by Brandon LaChance
If you’re a traveler, a United States of America historian, or live in or around a town on U.S. Route 66, you know the importance of the highway.
Rt. 66 was established on Nov. 11, 1926 and became one of the most famous roads in the country as it runs from Chicago, all throughout Illinois, Missouri, Kansas, Oklahoma, Texas, New Mexico, Arizona, and it finishes in Santa Monica, California.
The highway covers 2,448 miles.
Nolan Stolz knew the geographic and other information easily found on Google, but he wanted a closer, more intimate look. To do so, he took a year-long sabbatical to tour Rt. 66 and create music inspired by his findings.
“In 2013, I wrote a piece titled “The Lincoln Highway Suite” for orchestra and I wanted to write a follow-up piece about another historical highway,” said Stolz, a music professor at the University of South Carolina Upstate. “Rt. 66 was the obvious choice. Also, Rt. 66 turns 100 in 2026, so this is the best year for me to get on the road to learn about Rt. 66 and spend as much time on it as possible so I can start orchestrating a piece that truly reflects and represents the road.
“It’s the most famous road in the world. It’s quite historical and important for America. Turning 100 years old is special for anything, even a road. I’m on Rt. 66 every summer when I go to Missouri. That’s where I go to compose music.
“This is the first time I’ve done the entire road start to finish in multiple settings. I’ll get to Chicago and turn around. I’ll go to Los Angeles and turn around. I stay in Missouri in an artist residency called Osage Arts Community (in Belle, MO). That’s my home base during this project, even though I’m hardly there.”
Soltz, who was born in Milwaukee, grew up in Las Vegas and resides in Spartanburg, SC.
However, he has not been to his South Carolina residency since June 2021 as he set out for his Rt. 66 voyage on July 1, 2021. His sabbatical cut his salary in half from South Carolina Upstate, but he was awarded with a break from his teaching duties to tour Rt. 66 and create music.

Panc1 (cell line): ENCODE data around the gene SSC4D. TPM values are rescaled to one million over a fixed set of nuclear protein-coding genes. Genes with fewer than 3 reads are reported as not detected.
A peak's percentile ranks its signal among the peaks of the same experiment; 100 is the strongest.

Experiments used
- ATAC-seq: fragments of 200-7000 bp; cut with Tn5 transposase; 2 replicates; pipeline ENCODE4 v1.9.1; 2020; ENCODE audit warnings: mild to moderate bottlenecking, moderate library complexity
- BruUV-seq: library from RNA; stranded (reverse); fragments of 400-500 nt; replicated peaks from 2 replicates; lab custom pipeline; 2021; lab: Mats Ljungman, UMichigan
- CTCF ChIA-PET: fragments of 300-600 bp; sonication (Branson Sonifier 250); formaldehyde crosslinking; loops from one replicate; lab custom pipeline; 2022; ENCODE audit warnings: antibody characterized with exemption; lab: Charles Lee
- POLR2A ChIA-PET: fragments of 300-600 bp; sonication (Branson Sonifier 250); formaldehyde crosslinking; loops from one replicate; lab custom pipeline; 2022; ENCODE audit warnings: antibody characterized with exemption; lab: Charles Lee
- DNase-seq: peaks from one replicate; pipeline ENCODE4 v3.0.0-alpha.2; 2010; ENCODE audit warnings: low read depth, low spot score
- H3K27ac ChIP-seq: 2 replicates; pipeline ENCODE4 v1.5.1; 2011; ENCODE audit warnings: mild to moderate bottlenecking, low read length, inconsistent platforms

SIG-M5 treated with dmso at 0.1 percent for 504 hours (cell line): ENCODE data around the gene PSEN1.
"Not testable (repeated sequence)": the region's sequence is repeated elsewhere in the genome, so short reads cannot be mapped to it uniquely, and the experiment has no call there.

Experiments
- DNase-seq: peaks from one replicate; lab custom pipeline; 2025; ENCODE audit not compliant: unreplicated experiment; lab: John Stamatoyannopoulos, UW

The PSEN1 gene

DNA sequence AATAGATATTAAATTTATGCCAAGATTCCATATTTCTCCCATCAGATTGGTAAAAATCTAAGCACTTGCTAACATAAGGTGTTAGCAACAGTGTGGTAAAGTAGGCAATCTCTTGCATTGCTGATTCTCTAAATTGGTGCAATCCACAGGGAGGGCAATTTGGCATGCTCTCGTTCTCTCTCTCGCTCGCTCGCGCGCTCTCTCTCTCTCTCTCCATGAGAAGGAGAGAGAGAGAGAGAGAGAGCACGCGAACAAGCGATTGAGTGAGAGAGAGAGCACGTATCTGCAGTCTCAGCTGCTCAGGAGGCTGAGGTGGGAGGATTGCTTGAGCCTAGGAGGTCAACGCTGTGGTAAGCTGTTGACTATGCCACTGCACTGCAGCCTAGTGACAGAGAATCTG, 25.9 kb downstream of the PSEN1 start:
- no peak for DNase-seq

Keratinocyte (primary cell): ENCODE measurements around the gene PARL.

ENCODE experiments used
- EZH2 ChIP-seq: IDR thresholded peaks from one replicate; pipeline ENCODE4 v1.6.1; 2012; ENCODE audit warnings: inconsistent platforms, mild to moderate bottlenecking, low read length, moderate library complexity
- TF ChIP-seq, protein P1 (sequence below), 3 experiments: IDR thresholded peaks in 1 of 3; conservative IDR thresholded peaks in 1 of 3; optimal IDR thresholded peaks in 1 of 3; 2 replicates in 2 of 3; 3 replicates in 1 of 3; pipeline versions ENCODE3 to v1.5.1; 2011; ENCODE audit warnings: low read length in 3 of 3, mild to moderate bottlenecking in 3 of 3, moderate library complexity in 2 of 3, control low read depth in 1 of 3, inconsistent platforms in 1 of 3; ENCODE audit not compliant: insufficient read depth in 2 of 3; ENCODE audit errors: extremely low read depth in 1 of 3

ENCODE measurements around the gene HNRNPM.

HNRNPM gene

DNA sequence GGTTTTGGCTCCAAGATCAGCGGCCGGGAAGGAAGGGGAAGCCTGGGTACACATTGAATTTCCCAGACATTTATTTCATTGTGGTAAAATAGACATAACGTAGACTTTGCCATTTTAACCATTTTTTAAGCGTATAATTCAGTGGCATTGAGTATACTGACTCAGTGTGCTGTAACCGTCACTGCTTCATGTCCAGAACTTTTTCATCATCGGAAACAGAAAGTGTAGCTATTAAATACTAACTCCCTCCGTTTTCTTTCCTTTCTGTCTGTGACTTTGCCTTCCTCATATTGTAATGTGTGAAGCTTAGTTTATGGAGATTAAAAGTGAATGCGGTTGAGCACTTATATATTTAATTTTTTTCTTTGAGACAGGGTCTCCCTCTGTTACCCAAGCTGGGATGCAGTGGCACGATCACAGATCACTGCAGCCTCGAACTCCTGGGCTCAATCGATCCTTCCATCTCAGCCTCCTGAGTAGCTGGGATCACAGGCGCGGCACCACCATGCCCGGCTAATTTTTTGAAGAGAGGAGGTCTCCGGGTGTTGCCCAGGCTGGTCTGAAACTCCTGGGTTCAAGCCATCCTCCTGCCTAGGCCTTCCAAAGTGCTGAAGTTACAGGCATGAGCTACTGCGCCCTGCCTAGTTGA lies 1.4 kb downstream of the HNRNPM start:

“I’m taking pictures and video of places I find inspiring and interesting,” Stolz said. “I bring those back to my studio so I have something to help me remember the images I saw and the experiences I had. What I’ll do is I’ll find the 1926 alignment and I’ll take that route when I’m taking photos of things and places that existed then. It helps me imagine what it looked like in 1926.
“The whole orchestral piece is going to be titled “A.D. 1926.” The whole thing is going to represent the beginning of the highway. I’ll look for neon signs, lit or not, and I may get some inspiration for music from them.”
Stolz’s musical composition will feature different movements including one on theaters, gas stations, lodging, and more.
“I am also going to go to theaters. The last movement I’m going to call, “The Show Must Go On.” That’s going to represent theaters of all eras of Rt. 66,” Stolz said. “It’ll feature pre-1926 theaters such as opera houses where they may have had vaudeville shows or silent movies. Then you have the drive-in movie theaters and I’m going to go to them as well. If it’s still a theater, great and I’ll stop and see a movie, concert, or a show. If it’s turned into something else, that’s OK, too. If I can go into the building and take a look, great. I’ll imagine what it looked like when it was a theater. “
Another movement is titled, ‘26 Gas Stations.’ It’s paying homage to a 1963 photography book called, “Twentysix Gasoline Stations.”
It was made by Ed Ruscha. He drove from Los Angeles to Oklahoma City in 1962. He took photographs of gas stations along the way.
“Last year, I spent 26 weeks tracking down where all of those stations were and then went to them. Most of them have been tore down and there is something else there. Some of them still exist. I decided to travel the whole route and select 26 stations or former stations that I find interesting or have a personal connection. Maybe they’ve turned into a mom and pop restaurant or gas station.”
Stolz has been to Dwight twice during his travels and plans to make a stop in the village a total of eight times as it will be part of multiple movements. The Texaco Station will be in “26 Gas Stations” while Paulson Court and Hotel Francis will be in the lodging collection.
The music professor plans to write the music inspired by Rt. 66 by the end of 2022 or beginning of 2023 and hopes to have it fully orchestrated in 2024 with woodwinds, brass, strings, and percussion sections.
Brandon LaChance is a journalist with The Paper. He can be reached at 815-876-7941, email@example.com, or on Twitter @LaChanceWriter.